Meism says “Me first.” It is the opposite of the weism that says “Team first.”
The danger of meism was so great Jesus refused to tolerate it on his team for even a moment. When the mother of Zebedee’s sons, James and John, asked Jesus if he would grant her sons positions of authority in his kingdom, Jesus made it clear greatness in his kingdom involved serving not being served (John 20:20-28). James and John erroneously thought their teammates were supposed to carry them on their shoulders.
On the night before his crucifixion Jesus prayed for future disciples–that means you and me. He could have prayed we would be strong in spirit or clear in presentation. Instead, Jesus said, “I pray also for those who will believe in me through their message, that all of them may be one” (John 17:20-21). He prayed we would be united–like a team.
A moment later he prayed something that clarified what he had just said. He requested, “That they may be one as we are one. I in them and you in me. May they be brought to complete unity to let the world know that you sent me and have loved them even as you have loved me” (John 17:23). Jesus prayed we would experience weism at the spiritual level with each other and with the Godhead.
While I don’t understand how God can be one while existing as three distinct persons, I do understand that the Godhead exists as a perfect team. Each member knows his role and together they are one. While we can’t experience such perfect unity, it’s the standard we’re to strive for.
Whenever a team is pulling together we say, “They’ve really got spirit.” That sense of unity is a taste of what God wants to give every team. What I’m trying to establish is that the whole idea of a team flows from the nature of God. He is the very essence of a perfect team. The Father, Son, and Spirit all work together in harmony. I think our desire to experience “teamwork” is evidence of the fact that we bear God’s image. And he alone is able to help us relate to him and one another as the members of the Godhead relate to one another.
Weism isn’t something that happens naturally. We’re all a little like James and John–we’re more concerned with ourselves than with others. That’s why you must practice servant leadership and ask God to help your team lay aside personal agendas for the sake of the team and the dream the team is pursuing.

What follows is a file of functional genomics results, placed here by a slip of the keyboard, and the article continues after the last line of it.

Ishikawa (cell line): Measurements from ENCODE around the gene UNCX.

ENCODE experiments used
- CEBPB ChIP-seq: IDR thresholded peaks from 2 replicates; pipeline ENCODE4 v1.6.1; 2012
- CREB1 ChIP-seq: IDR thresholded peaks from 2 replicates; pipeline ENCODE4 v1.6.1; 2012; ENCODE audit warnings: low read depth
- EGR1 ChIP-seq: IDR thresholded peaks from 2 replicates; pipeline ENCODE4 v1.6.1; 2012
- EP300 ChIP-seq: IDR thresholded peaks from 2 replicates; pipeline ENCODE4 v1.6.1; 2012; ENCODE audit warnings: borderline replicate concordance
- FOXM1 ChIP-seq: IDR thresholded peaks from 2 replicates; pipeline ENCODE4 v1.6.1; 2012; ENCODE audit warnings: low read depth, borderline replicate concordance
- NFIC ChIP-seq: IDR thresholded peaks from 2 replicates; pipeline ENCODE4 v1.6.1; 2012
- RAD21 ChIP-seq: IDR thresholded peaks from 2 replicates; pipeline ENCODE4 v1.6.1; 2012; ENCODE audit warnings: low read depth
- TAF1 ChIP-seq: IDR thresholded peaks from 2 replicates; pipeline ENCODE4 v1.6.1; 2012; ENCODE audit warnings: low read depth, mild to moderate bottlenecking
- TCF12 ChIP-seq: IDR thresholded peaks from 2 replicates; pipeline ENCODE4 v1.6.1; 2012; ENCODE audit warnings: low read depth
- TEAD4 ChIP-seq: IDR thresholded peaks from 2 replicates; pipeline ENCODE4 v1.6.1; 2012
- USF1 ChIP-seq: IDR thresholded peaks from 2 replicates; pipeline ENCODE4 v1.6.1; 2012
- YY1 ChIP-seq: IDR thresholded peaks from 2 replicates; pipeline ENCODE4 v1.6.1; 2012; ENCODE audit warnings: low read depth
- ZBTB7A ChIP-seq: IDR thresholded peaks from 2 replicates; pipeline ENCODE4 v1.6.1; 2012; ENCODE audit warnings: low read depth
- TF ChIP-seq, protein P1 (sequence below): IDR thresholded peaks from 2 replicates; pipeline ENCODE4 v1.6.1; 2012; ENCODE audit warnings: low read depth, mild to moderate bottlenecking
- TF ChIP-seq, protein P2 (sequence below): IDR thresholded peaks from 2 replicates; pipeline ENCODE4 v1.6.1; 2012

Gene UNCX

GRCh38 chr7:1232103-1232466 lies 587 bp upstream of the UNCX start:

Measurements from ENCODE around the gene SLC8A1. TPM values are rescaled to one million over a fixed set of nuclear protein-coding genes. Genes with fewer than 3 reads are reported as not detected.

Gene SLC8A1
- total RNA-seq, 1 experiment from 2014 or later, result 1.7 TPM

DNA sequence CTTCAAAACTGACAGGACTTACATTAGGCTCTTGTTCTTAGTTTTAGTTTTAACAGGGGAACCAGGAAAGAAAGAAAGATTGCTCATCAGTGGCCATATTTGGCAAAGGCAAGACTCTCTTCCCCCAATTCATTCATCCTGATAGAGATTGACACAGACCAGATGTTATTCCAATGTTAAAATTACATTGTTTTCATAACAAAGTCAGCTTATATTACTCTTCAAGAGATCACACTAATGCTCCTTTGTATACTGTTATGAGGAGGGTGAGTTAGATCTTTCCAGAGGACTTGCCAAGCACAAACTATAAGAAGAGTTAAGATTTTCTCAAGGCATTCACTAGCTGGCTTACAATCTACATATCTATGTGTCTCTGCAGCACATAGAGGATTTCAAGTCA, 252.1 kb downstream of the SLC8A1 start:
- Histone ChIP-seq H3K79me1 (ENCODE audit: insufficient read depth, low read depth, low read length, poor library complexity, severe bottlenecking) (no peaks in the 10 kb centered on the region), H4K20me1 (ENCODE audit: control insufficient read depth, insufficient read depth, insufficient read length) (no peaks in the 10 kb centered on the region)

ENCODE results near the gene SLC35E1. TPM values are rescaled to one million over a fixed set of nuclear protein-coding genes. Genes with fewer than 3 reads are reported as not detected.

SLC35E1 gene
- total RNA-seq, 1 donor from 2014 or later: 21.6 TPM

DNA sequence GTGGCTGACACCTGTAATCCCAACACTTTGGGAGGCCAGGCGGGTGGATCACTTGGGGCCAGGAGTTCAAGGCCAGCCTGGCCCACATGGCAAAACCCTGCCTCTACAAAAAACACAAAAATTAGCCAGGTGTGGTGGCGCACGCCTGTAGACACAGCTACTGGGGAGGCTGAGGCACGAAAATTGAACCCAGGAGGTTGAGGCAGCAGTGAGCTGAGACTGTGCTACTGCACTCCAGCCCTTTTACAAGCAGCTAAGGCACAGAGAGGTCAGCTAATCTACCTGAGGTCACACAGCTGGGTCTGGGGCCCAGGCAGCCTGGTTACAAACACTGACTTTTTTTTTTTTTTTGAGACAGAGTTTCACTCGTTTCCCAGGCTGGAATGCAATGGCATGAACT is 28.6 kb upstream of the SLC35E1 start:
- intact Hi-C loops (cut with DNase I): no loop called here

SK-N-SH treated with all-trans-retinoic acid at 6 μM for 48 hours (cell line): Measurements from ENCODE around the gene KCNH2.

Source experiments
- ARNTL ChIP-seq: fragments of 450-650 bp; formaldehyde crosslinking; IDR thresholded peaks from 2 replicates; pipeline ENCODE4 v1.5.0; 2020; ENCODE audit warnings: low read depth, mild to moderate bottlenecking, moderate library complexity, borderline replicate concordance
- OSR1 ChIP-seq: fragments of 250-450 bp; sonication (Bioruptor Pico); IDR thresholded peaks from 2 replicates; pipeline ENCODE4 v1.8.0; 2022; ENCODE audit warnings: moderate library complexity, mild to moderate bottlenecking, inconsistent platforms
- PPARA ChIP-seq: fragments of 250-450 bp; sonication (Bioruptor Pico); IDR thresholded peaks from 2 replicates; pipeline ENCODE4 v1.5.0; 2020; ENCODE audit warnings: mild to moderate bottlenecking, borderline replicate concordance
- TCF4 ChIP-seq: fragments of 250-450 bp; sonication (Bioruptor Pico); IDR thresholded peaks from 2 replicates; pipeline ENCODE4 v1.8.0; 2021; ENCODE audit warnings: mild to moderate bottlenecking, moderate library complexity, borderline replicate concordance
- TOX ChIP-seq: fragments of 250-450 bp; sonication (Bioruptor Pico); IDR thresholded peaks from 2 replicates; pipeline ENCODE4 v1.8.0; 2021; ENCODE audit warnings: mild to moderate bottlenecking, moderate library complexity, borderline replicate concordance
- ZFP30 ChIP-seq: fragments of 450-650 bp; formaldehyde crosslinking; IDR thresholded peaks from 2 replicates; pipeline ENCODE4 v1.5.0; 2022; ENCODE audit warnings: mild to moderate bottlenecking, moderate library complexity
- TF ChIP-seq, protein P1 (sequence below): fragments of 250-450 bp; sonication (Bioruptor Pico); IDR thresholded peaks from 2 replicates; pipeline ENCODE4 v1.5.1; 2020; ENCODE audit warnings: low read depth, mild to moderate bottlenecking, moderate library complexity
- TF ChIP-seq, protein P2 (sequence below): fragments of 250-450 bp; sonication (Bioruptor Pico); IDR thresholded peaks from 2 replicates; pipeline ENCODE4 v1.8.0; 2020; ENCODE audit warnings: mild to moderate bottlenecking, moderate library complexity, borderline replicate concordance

MamasBoy,I’m jumping into this ctaversnoion a little late, but better late than never right?I totally understand what you are saying and probably partly agree. The objection that I foresee is not that the Apostles had some sort of special ability that we do not have. I believe all Christ-followers are embodied by the Holy Spirit, and are all gifted in different ways both by the Holy Spirit and naturally gifted. The only objection I can think of is how our current leaders are chosen today. My experience is pretty much limited with the SBC; so I will refrain from applying this to others but generally in the SBC we chose our leaders based on educational qualifications. I wonder if this is why we so often have leaders who mislead people. I think what you are saying might work like it did in better if we recognized leaders who were mature in the faith, rather than mature in the education.To give a modern day example, I consider Alan to be one of my leaders/elders/whatever. I don’t want to puff him up or anything, but I believe he closely matches the characteristics put forth by Paul in . We do not necessarily agree on everything, but I consider his advice whenever he gives it. Often times we discuss issues, I believe I have even convinced him of a position or two. I do not meet with him on Sunday mornings, I meet with a different group. I do not consider the man who leads the group on Sunday mornings to be my leader/elder/whatever for various reasons. But he is being paid to do the job.This is where the tension comes in, in my opinion. We have leaders who are not really leaders, being paid to lead us. They do things that are not of the Spirit, they lead in directions away from God, and then we get people who scream that the Apostle’s must have had a special ability. I think rather that we are looking to the wrong people, we are hiring people who are educated, rather than people who are leaders. (obviously there are people who are being paid to be leaders based on their education, but who are actually leaders too)I know this is a bit of a rabbit chase, but ultimately this causes divisions, splits, etc. basic disunity in the body.Anyways, that is my two cents.Great ctaversnoion everyone!God’s Glory,Lew
I think the authority and power Jesus gave the disciples apply to us. What we need is the faith and courage to assume the power and authority Jesus gave us.In regards to leaders, as always, leaders possess a varying degree of wisdom, gifting and godliness.